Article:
Date: July 21, 2014
Author: Mike Clayton /

Rory has chance to define an era

The careers of some players are defined by the historic championships they win.   Wayne Grady and Ian Baker-Finch will forever be remembered for their USPGA and Open championships won in the opening years of the 1990s.

Others have a chance to define the history of their time. They are the truly great players. Vardon, Jones Hogan, Nicklaus and Woods.

If it wasn’t apparent before this Open Championship it is now wildly obvious Rory McIlroy has a chance to define the era of professional golf post Tiger Woods.

It assumes Woods’ best days are past. Probably they were as far back as 2000 when he played extraordinary consecutive major championships at Pebble Beach and St Andrews. The question of what he may achieve from this point is however far from settled. Woods played a good round, a 69, on Thursday but never came close to breaking 70 the rest of then way and a horrific drive out of bounds on Friday meant he had to make an eight footer on the 36th green just to make the cut.

McIlroy coming in the group behind that Friday afternoon smashed a driver within forty yards of the front of the green and had Tiger bothered to look back from the 18th tee it would have been distressing viewing. Here was a rival much younger with a not unfamiliar, to Woods, set of skills.

Winning major championships is rarely easy – McIlroy’s U.S Open win at Congressional in 2011 was one example of a player unchallenged all week – but his six shot Saturday night lead looked like Sunday would be another rout.

Instead a day of mild wind and par fives easily reachable with irons made Hoylake vulnerable in the face of an onslaught with modern driver and ball.

McIlroy was six ahead at the start of the day but Sergio Garcia edged within two shots after fourteen holes but the Spaniard bogeyed the little downhill par three 15th and consigned himself to another second place in a major championship.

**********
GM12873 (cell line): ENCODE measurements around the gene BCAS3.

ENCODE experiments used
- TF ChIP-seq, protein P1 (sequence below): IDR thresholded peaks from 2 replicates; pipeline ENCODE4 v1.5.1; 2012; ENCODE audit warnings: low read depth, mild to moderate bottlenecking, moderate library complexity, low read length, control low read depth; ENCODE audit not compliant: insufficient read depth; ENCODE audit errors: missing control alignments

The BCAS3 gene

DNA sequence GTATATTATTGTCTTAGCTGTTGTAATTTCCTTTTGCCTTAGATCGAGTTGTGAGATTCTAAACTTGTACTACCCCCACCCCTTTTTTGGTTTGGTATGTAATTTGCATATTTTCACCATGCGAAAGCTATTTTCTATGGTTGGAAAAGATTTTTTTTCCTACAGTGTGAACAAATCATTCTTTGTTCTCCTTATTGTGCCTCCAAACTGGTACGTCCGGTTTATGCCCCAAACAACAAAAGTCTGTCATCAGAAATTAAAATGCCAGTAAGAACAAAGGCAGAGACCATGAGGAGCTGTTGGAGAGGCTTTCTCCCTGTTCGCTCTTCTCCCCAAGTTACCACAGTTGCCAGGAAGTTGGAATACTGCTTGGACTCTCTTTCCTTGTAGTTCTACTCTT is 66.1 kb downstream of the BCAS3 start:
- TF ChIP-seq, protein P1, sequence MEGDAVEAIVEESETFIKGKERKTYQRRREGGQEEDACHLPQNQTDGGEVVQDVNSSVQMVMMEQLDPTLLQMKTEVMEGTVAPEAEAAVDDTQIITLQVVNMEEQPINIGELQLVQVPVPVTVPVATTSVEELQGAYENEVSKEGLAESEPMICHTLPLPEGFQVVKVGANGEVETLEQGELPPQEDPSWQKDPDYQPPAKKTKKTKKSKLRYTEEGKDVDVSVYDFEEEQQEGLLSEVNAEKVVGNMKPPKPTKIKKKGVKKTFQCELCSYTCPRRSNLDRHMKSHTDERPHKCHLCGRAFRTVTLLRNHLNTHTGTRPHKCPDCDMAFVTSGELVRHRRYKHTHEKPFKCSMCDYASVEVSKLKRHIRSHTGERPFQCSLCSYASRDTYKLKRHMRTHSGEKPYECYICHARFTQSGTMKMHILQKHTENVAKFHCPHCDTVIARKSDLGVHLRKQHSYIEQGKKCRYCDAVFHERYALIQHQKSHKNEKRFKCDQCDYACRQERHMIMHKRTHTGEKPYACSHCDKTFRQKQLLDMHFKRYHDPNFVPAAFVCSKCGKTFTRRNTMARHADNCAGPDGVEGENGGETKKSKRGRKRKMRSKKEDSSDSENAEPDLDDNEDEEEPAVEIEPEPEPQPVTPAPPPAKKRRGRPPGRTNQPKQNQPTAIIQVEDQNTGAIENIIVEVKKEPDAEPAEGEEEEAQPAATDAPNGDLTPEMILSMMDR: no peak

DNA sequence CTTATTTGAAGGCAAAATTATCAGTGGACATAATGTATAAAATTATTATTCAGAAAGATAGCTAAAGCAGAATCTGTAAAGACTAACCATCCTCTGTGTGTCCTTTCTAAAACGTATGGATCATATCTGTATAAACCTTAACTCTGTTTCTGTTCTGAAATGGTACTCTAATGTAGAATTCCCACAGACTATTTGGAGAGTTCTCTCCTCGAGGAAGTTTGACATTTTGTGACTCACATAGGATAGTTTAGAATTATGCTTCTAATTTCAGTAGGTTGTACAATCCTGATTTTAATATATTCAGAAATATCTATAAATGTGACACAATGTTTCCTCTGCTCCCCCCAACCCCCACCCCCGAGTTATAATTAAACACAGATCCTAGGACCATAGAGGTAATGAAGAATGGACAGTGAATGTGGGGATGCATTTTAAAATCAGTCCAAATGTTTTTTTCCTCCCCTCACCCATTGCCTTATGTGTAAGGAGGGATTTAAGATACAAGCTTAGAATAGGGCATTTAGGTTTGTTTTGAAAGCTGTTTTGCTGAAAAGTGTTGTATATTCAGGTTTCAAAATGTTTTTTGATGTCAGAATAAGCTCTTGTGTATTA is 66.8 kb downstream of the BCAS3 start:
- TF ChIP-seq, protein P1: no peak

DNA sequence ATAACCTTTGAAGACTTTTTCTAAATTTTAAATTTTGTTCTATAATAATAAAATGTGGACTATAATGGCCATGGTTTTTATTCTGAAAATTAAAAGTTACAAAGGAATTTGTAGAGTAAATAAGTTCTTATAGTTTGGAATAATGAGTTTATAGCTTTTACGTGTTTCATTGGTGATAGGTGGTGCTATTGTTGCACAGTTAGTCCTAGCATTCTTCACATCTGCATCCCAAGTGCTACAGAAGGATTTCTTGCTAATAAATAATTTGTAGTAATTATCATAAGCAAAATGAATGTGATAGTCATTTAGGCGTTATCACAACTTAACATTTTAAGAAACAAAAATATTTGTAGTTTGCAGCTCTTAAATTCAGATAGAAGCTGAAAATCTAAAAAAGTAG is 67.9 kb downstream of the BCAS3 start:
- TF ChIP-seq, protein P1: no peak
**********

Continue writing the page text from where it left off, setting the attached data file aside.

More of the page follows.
It was fifteen years ago nineteen-year-old Garcia ran Woods a close second in the PGA championship at Medinah and still he is without something to define his career. He hits as well as anybody, he has had his chances and he has time still but one wonders if he will finish up being that cursed ‘best player to never win a major championship’.

Of the current day stars he is right at the top of that list.

Adam Scott and Marc Leishman played beautiful golf, Scott especially as he was on the ‘late/early’ side of the draw where the less fortunate found the heaviest winds. McIlroy in contrast played the easier side and with a pair of opening 66s took full advantage his fortune.

Leishman is quietly climbing the ladder almost unnoticed, in part because he is Australian and in part because he is, well, quiet.

In the fashion of almost all competitive players in this time he is a long driver but he plays the game well and sensibly and growing up in Warrnambool, he learned to play in high winds. There may be windier places on the planet than Warrnambool but you wouldn’t be going there to play golf for fun.

McIlroy though was the hero at Hoylake, winning with powerful driving, great iron play and the necessary short game. At 25 he has three of the four major championships and with only the one he was most likely to win first, The Masters, to go to join Nicklaus, Woods, Hogan, Gene Sarazen, and Gary Player as winners of the professional grand slam.

He says he is far ahead of where he though he might be but the time he reached his mid-twenties but anyone who saw him play at Royal Sydney in the 2006 Australian Open is not particularly surprised. Nor is anyone who saw him at Royal Sydney last December where he spoiled Scott’s homecoming party with a birdie on the final hole.

His win at Royal Sydney was his first for the year and even he would find it hard to prosecute the case, his poor early 2013 form was due to changing (for a serious amount if money) the ball he had used for years as well as every single one of his fourteen clubs.

Now is he presumably comfortable with his equipment the assumption has to be the Northern Irishman will go on and define the next decade of major championship golf.